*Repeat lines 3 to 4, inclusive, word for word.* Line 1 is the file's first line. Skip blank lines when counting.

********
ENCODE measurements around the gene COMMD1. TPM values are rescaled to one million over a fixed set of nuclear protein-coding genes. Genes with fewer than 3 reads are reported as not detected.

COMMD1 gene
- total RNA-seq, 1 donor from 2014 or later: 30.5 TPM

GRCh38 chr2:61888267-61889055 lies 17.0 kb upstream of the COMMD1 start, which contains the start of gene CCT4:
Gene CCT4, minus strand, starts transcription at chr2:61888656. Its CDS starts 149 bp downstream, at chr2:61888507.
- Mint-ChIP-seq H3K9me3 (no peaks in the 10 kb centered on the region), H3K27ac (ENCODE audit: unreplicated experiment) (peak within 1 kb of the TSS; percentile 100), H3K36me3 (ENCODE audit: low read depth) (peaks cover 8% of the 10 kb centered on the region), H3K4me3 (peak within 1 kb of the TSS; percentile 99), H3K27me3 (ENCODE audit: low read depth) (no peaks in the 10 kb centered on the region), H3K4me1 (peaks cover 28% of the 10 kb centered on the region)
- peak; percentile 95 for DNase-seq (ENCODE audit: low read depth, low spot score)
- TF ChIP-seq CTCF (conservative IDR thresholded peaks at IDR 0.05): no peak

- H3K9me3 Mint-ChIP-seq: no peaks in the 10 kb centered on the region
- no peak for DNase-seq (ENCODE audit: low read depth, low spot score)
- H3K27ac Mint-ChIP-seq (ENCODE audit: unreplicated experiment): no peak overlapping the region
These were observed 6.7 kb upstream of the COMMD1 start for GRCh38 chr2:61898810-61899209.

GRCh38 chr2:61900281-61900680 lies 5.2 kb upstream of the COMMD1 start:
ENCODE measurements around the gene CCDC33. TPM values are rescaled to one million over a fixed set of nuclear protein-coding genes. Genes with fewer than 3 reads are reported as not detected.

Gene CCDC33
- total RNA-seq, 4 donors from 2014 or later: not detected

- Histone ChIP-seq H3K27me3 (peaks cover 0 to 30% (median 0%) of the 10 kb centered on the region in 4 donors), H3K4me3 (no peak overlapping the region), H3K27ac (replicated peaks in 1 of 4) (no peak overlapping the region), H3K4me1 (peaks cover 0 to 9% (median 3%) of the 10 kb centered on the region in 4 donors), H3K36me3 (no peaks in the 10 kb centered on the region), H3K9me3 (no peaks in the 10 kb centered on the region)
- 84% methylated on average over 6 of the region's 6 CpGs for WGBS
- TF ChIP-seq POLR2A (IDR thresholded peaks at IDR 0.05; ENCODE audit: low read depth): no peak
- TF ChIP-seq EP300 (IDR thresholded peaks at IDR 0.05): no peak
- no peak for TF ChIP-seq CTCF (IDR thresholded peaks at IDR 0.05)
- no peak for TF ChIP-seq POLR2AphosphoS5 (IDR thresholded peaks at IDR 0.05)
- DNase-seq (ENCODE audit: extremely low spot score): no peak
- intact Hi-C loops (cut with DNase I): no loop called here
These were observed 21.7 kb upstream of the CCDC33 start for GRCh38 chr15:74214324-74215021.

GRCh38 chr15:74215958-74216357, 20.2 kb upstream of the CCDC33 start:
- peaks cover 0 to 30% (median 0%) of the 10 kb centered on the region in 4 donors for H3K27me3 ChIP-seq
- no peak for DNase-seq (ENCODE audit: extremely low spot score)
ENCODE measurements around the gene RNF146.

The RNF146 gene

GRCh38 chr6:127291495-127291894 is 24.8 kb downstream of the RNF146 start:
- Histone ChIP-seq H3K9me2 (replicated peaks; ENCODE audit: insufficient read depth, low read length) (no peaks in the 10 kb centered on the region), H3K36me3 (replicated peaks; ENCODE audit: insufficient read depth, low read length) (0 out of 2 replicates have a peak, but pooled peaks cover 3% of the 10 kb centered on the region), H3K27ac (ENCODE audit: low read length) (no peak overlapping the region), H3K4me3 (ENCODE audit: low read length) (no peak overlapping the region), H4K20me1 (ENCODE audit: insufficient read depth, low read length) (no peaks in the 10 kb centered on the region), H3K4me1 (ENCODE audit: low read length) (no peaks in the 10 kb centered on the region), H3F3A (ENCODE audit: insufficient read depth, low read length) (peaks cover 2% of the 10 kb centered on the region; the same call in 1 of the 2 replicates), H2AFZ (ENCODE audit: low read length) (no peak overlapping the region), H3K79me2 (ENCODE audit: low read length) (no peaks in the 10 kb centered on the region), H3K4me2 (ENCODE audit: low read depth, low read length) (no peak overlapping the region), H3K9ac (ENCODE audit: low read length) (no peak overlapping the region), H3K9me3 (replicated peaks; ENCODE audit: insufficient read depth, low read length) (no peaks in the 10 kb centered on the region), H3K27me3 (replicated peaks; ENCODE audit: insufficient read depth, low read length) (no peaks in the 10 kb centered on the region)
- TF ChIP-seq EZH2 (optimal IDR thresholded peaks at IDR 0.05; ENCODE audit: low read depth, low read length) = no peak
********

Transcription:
- total RNA-seq, 1 donor from 2014 or later: 30.5 TPM

GRCh38 chr2:61888267-61889055 lies 17.0 kb upstream of the COMMD1 start, which contains the start of gene CCT4: